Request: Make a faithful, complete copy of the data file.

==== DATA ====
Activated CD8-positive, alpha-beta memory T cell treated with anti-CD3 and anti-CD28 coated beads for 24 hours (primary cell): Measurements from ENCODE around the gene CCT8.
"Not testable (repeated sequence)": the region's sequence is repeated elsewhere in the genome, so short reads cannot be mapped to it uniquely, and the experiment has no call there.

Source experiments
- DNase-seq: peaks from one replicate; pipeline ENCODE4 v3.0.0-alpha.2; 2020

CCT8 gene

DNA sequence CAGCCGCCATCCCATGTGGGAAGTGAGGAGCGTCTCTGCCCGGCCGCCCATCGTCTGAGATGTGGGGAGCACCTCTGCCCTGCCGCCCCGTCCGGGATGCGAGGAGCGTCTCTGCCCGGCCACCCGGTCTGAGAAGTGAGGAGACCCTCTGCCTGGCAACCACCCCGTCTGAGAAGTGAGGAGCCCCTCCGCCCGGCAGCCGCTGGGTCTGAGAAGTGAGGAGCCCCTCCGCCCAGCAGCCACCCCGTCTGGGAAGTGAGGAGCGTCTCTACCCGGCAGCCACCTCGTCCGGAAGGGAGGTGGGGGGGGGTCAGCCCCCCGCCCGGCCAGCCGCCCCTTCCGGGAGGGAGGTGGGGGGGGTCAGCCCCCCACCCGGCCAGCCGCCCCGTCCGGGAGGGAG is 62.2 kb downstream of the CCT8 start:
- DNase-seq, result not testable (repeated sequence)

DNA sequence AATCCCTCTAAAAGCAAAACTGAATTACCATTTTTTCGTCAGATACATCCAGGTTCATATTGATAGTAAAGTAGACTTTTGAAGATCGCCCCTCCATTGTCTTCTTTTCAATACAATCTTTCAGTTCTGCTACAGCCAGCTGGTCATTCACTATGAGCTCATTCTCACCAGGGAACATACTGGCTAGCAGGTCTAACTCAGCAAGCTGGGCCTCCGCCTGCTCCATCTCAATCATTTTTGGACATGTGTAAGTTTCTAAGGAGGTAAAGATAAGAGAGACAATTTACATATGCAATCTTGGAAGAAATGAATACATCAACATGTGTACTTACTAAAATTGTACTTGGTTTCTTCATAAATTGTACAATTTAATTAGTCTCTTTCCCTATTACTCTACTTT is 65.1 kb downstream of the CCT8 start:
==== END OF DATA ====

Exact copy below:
Activated CD8-positive, alpha-beta memory T cell treated with anti-CD3 and anti-CD28 coated beads for 24 hours (primary cell): Measurements from ENCODE around the gene CCT8.
"Not testable (repeated sequence)": the region's sequence is repeated elsewhere in the genome, so short reads cannot be mapped to it uniquely, and the experiment has no call there.

Source experiments
- DNase-seq: peaks from one replicate; pipeline ENCODE4 v3.0.0-alpha.2; 2020

CCT8 gene

DNA sequence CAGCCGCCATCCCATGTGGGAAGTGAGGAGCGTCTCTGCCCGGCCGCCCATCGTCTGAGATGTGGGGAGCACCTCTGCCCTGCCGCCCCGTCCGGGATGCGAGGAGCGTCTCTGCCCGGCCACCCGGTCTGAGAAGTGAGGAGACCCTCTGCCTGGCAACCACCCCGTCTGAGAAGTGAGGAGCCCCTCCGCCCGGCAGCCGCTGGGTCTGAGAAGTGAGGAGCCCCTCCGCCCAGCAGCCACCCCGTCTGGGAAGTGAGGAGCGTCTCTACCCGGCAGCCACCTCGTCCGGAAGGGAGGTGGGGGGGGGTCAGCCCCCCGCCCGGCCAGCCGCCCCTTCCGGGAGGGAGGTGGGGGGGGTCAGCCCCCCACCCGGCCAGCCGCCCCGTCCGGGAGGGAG is 62.2 kb downstream of the CCT8 start:
- DNase-seq, result not testable (repeated sequence)

DNA sequence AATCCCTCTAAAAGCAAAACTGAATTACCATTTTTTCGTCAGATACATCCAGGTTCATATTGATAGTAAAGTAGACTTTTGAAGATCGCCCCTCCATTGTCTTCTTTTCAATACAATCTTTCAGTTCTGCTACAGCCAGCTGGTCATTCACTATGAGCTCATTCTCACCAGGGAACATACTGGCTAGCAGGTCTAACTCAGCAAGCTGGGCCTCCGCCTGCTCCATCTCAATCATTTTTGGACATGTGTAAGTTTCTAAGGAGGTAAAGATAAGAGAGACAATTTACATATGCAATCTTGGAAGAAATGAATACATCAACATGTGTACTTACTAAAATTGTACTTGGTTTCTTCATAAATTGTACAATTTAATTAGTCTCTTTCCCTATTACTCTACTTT is 65.1 kb downstream of the CCT8 start: